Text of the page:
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Cancer Screening for Older Women: The Importance of Health Status
Abstract & Commentary
Synopsis: Cancer screening for older women remains an area of active investigation. One current recommendation is to perform screening for individuals with a life expectancy of 5 years or more, as early detection of tumor in these individuals is more likely to have an impact on survival. In this cross-sectional population based study from California, it is apparent that screening is currently applied to older women without consideration of health status. Thus, for many, mammography and Pap smears are being obtained with little hope of benefit.
Source: Walter LC, et al. Ann Intern Med. 2004;140: 681-688.
In general, the rates of screening mammography and Papanicolaou (Pap) smears decrease with advancing age. However, the benefit of these cancer-screening tests is better predicted by health status than age alone. It is improbable that older women whose life expectancy is less than 5 years would benefit from screening mammography and Pap smears.1,2 Previous studies examining associations between health status and recent receipt of cancer screening tests have been inconsistent. As a result, it is currently unclear to what extent screening mammography and Pap smears are actually targeted to healthy older women who may plausibly benefit from these tests and are avoided in older women with limited life expectancies and for whom the potential harms (additional diagnostic tests, surgery, etc) may outweigh the benefits. To examine this question, Walter and colleagues from San Francisco Veterans Affairs Medical Center and University of California, San Francisco conducted a cross-sectional population-based study using data from the 2001 California Health Interview Survey (CHIS). In this survey, 4792 women 70 years of age or older were separated into 4 distinct categories based on health status and were analyzed for the receipt of screening mammography within the previous two years and a screening Pap smear within 3 years. Health Status was assessed by using the Medical Outcomes Study 12-item Short Form Physical Summary Scale.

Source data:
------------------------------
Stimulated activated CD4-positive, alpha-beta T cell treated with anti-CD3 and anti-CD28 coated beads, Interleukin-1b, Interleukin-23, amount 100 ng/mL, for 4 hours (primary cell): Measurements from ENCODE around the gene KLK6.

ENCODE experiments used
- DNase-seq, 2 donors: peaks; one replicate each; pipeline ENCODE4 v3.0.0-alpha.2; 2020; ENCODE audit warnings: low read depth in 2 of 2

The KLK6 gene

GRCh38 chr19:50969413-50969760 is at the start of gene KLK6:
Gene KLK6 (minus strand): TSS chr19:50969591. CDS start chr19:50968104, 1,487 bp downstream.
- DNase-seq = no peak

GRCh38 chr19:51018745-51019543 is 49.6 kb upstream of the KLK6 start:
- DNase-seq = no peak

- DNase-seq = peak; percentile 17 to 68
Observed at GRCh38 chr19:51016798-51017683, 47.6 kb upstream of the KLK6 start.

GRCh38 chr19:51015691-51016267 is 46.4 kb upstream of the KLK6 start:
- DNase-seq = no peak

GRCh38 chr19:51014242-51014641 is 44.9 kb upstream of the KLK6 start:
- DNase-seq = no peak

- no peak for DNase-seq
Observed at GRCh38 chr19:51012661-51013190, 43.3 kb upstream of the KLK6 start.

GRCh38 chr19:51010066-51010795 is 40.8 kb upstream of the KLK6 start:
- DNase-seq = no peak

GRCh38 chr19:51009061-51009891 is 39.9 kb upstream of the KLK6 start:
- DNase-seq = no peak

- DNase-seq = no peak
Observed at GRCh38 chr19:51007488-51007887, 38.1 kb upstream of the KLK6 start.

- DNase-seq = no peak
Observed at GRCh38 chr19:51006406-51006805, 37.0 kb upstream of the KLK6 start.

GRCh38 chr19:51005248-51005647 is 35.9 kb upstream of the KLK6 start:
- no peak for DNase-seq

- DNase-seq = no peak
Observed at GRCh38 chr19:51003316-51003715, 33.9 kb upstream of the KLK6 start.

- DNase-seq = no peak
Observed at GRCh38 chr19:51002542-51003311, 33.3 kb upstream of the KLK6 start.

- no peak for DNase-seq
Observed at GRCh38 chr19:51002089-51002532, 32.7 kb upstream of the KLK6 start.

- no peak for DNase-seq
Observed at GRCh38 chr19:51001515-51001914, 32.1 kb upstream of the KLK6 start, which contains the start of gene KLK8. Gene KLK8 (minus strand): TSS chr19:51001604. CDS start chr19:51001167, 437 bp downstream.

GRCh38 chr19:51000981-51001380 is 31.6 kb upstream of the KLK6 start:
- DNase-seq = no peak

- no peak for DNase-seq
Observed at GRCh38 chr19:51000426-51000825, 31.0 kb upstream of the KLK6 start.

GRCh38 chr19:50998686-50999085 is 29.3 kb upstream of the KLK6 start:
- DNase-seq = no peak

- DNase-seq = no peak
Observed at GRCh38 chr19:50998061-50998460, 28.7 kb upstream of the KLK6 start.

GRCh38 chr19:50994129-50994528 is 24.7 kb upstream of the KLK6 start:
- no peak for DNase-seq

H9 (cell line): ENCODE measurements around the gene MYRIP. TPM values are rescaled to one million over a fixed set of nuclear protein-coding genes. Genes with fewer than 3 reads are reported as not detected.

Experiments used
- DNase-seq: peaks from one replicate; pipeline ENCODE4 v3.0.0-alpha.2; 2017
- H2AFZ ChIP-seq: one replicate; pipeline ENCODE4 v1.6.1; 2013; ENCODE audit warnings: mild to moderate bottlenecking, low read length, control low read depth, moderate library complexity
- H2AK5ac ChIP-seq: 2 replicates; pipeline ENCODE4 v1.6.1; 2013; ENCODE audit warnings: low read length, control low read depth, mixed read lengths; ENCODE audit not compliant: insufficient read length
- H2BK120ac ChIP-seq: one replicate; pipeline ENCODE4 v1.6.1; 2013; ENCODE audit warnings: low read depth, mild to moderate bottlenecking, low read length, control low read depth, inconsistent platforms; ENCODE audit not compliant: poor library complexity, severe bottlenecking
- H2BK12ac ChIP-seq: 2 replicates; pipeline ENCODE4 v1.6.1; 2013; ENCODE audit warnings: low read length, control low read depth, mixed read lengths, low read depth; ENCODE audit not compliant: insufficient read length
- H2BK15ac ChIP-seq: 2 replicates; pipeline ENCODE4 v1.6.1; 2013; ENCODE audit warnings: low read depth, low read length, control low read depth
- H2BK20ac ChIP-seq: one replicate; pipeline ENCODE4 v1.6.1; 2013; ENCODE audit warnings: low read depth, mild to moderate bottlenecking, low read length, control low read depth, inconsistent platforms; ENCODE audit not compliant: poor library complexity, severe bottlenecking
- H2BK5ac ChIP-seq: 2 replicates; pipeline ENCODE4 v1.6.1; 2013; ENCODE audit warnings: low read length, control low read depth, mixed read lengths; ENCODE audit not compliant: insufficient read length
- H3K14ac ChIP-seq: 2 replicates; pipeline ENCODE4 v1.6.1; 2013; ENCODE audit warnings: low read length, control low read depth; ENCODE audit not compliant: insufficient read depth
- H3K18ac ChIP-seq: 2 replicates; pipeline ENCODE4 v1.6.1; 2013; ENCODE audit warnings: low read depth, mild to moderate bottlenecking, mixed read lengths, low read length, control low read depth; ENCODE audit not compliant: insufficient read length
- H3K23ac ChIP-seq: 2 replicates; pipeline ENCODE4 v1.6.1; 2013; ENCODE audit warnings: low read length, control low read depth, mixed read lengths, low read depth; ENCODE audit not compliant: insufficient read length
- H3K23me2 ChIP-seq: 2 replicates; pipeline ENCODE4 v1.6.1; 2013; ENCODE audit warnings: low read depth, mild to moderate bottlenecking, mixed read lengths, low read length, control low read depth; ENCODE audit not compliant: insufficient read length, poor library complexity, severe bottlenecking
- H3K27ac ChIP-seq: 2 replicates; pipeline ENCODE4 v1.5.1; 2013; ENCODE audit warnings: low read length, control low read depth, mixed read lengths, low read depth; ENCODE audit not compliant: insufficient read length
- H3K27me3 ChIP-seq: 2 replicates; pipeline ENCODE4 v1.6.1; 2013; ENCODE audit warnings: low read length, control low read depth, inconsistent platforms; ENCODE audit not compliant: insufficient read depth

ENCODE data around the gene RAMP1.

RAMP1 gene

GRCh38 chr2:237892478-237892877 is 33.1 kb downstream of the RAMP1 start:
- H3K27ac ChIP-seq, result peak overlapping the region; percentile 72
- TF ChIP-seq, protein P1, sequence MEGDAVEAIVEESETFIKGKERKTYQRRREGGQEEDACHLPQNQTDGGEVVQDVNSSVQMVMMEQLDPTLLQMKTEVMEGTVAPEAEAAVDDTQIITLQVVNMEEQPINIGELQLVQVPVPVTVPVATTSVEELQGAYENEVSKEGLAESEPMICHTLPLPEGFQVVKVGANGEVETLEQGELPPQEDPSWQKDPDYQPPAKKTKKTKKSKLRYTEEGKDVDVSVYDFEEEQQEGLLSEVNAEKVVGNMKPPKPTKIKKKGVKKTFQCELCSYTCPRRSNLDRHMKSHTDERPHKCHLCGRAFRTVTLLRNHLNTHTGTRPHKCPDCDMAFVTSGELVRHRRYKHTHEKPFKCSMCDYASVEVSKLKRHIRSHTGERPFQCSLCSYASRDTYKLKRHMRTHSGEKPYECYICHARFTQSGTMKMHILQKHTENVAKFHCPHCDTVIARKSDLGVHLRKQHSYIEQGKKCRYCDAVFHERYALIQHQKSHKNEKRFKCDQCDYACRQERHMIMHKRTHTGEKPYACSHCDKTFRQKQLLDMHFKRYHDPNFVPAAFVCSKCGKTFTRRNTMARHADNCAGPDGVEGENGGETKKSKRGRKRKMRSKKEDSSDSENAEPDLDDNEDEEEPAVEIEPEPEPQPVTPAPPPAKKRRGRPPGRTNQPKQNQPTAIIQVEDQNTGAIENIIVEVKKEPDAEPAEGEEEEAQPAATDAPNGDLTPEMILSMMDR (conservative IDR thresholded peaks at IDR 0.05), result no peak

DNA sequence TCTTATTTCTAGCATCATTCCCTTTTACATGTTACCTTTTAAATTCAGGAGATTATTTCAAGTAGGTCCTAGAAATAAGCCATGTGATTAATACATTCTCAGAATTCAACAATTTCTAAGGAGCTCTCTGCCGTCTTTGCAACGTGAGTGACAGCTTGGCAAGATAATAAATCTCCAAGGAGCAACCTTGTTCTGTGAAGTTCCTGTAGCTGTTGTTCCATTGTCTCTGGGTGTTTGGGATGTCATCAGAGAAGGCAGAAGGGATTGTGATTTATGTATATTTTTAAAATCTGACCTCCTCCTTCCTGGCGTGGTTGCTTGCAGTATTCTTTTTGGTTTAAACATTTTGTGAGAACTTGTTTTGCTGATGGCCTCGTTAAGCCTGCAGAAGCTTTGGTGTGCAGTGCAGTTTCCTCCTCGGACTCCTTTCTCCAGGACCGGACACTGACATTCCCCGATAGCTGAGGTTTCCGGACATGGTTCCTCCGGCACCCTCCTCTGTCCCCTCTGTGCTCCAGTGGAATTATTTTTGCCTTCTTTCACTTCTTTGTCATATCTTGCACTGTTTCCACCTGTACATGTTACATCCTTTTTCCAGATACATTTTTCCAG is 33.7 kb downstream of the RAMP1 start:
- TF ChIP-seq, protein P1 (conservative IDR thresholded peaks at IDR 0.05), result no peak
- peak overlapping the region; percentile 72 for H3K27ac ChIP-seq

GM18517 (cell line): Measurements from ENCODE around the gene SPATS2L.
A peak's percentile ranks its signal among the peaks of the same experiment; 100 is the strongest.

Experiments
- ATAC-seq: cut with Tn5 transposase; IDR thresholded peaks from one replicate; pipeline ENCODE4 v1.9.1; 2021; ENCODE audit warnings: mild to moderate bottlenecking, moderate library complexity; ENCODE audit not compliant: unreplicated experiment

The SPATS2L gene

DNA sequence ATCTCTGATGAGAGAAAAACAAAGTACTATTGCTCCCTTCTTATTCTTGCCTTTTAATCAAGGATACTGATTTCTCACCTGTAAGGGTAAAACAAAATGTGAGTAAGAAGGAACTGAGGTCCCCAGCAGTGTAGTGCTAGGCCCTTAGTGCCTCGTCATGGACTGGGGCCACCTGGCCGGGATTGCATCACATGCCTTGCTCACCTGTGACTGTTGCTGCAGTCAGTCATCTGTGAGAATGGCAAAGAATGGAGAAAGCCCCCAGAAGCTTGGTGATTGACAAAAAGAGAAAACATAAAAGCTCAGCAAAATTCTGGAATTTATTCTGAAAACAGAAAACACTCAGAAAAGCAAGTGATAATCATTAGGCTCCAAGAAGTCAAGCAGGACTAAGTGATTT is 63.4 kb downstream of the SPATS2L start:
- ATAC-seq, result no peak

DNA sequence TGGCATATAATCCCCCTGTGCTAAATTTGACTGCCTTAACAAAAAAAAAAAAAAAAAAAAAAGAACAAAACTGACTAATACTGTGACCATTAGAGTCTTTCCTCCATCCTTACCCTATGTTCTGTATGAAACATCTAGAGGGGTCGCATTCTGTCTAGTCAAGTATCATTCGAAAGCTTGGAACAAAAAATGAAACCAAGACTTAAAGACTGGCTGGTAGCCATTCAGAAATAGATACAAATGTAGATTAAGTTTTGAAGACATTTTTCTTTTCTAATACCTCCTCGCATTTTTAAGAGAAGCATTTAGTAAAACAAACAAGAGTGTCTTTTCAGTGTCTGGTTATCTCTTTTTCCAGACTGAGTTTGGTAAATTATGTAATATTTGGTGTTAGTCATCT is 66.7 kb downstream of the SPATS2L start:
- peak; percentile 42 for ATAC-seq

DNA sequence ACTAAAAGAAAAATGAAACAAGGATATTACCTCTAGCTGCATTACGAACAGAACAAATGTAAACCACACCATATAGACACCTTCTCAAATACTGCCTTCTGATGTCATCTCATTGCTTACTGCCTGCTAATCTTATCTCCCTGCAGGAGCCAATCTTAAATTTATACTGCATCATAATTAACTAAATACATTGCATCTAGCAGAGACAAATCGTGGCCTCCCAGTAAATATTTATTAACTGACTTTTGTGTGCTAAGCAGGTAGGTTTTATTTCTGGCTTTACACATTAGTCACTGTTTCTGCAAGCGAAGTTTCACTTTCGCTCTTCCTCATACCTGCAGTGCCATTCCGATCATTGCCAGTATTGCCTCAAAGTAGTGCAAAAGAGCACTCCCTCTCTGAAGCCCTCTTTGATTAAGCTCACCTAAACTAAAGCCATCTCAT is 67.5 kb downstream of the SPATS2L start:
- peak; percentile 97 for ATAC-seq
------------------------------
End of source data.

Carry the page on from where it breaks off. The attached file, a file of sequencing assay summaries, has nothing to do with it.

Overall, 78% of women included in the study reported receiving screening mammography within 2 years of the survey and 77% reported a recent Pap smear. In general, screening rates decreased with advancing age. For those 70-74 years of age, 88% reported screening mammography and 86% reported a screening Pap smear. In comparison, for those 85 years of age or older, 61% reported screening mammography and 60% reported a screening Pap smear. However, within each age category, the percentage of women who were screened did not significantly decrease with worsening health status (P > 0.1 for all comparisons). Women 75 to 79 years of age in the worst health status category were more likely to receive a screening mammogram than women 80-84 years of age in the healthiest PCS-12 quartile (82% vs 66%; P = 0.002), despite life expectancy. In addition, except for women 85 years or older, those with the worst PCS-12 quartile reported the same or more screening Pap smears than those women in the best PCS-12 quartile. Greater than 50% of women 80 years or older and in the worse health quartile reported recent screening mammography or Pap smears, corresponding to approximately 81,000 mammograms and 35,000 Pap smears when extrapolating these data to the California population. In contrast, an estimated 97,000 women 70 to 84 years of age in the best two health status quartiles had not recently received screening mammography (95% CI, 85,000-109, 000) and 58,000 had not received a recent Pap smear.
Comment by William B. Ershler, MD
The current report indicates that physicians are not determining candidates for screening based upon health status. The incidence of breast cancer increases with advancing age and accordingly, mammography is more likely to reveal previously unrecognized lesions in older women. However, the impact of early detection might be of little consequence to individuals of limited life expectancy because of other comorbidities. This is the foundation for the recommendation to limit screening to individuals with a life expectancy of five years or more. In the current survey, it was encouraging to see a relatively high rate of screening in older women. However, it appears that a good deal of the screening is inappropriately prescribed. Physicians and other health care providers who prescribe screening should take note. It is health status and life expectancy that are determinants of who among geriatric patients might benefit from screening. If estimated survival is 5 years or more, screening is appropriate.
1. Walter LC, Covinsky KE. JAMA. 2001;285:2750-2756.
2. Madelblatt J, et al. Ann Intern Med. 2003;139:835-842.
William B. Ershler, MD INOVA Fairfax Hospital Cancer Center, Fairfax, VA; Director, Institute for Advanced Studies in Aging, Washington, DC, is Editor for Clinical Oncology Alert.